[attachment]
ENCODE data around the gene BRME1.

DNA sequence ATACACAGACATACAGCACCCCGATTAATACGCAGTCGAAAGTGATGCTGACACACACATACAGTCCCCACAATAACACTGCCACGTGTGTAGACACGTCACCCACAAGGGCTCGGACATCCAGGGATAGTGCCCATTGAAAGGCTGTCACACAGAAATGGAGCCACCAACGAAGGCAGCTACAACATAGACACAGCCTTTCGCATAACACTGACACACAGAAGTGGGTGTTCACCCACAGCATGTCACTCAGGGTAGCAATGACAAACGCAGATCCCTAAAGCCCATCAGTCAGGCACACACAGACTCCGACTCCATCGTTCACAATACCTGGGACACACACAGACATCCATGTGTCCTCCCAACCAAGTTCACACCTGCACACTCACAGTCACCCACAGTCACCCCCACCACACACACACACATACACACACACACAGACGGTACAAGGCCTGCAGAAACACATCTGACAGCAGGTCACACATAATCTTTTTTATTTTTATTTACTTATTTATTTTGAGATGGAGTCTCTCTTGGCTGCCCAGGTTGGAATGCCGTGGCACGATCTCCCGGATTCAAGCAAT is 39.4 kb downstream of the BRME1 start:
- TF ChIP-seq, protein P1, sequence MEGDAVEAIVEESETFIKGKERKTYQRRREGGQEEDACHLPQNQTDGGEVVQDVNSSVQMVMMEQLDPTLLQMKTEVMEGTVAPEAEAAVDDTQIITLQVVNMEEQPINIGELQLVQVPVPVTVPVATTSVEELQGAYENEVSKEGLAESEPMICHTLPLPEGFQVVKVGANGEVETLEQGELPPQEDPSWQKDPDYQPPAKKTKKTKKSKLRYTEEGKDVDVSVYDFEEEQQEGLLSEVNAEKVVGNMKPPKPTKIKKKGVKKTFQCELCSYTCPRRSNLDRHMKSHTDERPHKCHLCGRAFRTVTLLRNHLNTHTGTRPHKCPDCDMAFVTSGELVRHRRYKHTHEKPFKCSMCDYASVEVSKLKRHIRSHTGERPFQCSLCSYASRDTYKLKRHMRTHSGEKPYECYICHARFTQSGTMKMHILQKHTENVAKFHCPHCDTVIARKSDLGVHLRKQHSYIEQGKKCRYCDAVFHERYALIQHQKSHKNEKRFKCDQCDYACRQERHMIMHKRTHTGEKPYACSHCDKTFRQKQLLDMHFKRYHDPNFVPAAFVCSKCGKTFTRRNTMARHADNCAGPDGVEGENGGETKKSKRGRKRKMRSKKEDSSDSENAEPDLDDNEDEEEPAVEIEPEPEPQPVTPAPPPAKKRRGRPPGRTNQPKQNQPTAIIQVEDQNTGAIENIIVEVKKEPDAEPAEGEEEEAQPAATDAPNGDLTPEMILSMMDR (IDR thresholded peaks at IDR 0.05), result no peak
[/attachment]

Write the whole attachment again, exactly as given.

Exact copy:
ENCODE data around the gene BRME1.

DNA sequence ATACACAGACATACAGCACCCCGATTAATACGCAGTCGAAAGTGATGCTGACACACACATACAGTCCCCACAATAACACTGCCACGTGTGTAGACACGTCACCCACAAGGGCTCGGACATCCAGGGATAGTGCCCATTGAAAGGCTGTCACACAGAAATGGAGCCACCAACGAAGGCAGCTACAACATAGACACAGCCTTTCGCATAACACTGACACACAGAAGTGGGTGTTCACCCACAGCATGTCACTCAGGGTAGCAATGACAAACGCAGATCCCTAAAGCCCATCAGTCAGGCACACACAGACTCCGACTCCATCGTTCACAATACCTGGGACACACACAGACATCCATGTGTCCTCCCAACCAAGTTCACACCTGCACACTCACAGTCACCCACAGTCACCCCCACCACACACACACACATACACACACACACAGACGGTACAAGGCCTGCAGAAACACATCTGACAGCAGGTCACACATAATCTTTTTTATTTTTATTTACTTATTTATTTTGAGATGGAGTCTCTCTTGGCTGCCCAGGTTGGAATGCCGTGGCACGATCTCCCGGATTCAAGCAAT is 39.4 kb downstream of the BRME1 start:
- TF ChIP-seq, protein P1, sequence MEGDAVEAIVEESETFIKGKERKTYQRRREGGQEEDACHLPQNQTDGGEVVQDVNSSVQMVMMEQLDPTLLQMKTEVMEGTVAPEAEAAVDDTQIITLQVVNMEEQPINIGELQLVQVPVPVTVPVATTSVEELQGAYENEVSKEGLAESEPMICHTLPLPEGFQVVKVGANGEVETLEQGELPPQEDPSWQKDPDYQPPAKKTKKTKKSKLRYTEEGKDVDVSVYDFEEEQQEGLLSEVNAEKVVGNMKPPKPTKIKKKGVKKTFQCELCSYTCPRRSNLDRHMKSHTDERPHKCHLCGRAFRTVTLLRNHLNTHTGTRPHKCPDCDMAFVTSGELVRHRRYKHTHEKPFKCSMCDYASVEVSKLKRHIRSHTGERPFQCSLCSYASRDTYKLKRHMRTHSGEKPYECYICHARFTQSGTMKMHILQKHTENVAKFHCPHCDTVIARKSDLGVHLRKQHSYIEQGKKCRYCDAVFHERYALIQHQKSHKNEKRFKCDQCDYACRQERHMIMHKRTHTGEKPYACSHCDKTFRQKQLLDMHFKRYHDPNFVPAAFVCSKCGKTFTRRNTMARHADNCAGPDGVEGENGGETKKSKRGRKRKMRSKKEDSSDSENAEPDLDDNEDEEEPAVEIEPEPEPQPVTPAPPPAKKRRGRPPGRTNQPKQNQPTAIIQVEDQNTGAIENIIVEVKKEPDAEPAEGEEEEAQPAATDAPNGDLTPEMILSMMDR (IDR thresholded peaks at IDR 0.05), result no peak